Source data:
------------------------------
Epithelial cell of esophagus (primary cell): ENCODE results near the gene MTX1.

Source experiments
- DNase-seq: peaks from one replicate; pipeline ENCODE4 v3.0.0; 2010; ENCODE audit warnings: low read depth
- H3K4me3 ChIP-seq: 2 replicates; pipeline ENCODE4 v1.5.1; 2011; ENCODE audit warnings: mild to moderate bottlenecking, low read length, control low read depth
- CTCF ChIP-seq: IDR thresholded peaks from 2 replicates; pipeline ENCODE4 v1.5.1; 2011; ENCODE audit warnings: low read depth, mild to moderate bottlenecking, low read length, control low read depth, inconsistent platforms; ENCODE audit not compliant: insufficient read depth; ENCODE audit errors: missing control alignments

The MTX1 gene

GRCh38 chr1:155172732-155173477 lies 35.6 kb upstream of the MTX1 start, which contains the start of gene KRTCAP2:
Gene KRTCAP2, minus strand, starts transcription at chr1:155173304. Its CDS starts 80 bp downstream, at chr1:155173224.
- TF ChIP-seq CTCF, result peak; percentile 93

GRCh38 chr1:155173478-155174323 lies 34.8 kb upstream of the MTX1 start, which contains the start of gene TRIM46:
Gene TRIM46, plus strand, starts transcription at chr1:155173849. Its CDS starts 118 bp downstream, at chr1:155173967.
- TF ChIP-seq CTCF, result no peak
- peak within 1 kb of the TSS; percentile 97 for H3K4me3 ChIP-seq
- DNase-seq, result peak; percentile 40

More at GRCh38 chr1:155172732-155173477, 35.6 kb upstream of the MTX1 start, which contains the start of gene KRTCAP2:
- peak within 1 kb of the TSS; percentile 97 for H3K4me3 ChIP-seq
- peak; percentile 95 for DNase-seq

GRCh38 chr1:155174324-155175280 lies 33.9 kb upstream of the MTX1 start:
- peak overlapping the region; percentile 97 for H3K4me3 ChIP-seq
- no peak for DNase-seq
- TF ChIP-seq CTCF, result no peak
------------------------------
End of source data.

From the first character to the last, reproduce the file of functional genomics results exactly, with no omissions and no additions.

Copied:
Epithelial cell of esophagus (primary cell): ENCODE results near the gene MTX1.

Source experiments
- DNase-seq: peaks from one replicate; pipeline ENCODE4 v3.0.0; 2010; ENCODE audit warnings: low read depth
- H3K4me3 ChIP-seq: 2 replicates; pipeline ENCODE4 v1.5.1; 2011; ENCODE audit warnings: mild to moderate bottlenecking, low read length, control low read depth
- CTCF ChIP-seq: IDR thresholded peaks from 2 replicates; pipeline ENCODE4 v1.5.1; 2011; ENCODE audit warnings: low read depth, mild to moderate bottlenecking, low read length, control low read depth, inconsistent platforms; ENCODE audit not compliant: insufficient read depth; ENCODE audit errors: missing control alignments

The MTX1 gene

GRCh38 chr1:155172732-155173477 lies 35.6 kb upstream of the MTX1 start, which contains the start of gene KRTCAP2:
Gene KRTCAP2, minus strand, starts transcription at chr1:155173304. Its CDS starts 80 bp downstream, at chr1:155173224.
- TF ChIP-seq CTCF, result peak; percentile 93

GRCh38 chr1:155173478-155174323 lies 34.8 kb upstream of the MTX1 start, which contains the start of gene TRIM46:
Gene TRIM46, plus strand, starts transcription at chr1:155173849. Its CDS starts 118 bp downstream, at chr1:155173967.
- TF ChIP-seq CTCF, result no peak
- peak within 1 kb of the TSS; percentile 97 for H3K4me3 ChIP-seq
- DNase-seq, result peak; percentile 40

More at GRCh38 chr1:155172732-155173477, 35.6 kb upstream of the MTX1 start, which contains the start of gene KRTCAP2:
- peak within 1 kb of the TSS; percentile 97 for H3K4me3 ChIP-seq
- peak; percentile 95 for DNase-seq

GRCh38 chr1:155174324-155175280 lies 33.9 kb upstream of the MTX1 start:
- peak overlapping the region; percentile 97 for H3K4me3 ChIP-seq
- no peak for DNase-seq
- TF ChIP-seq CTCF, result no peak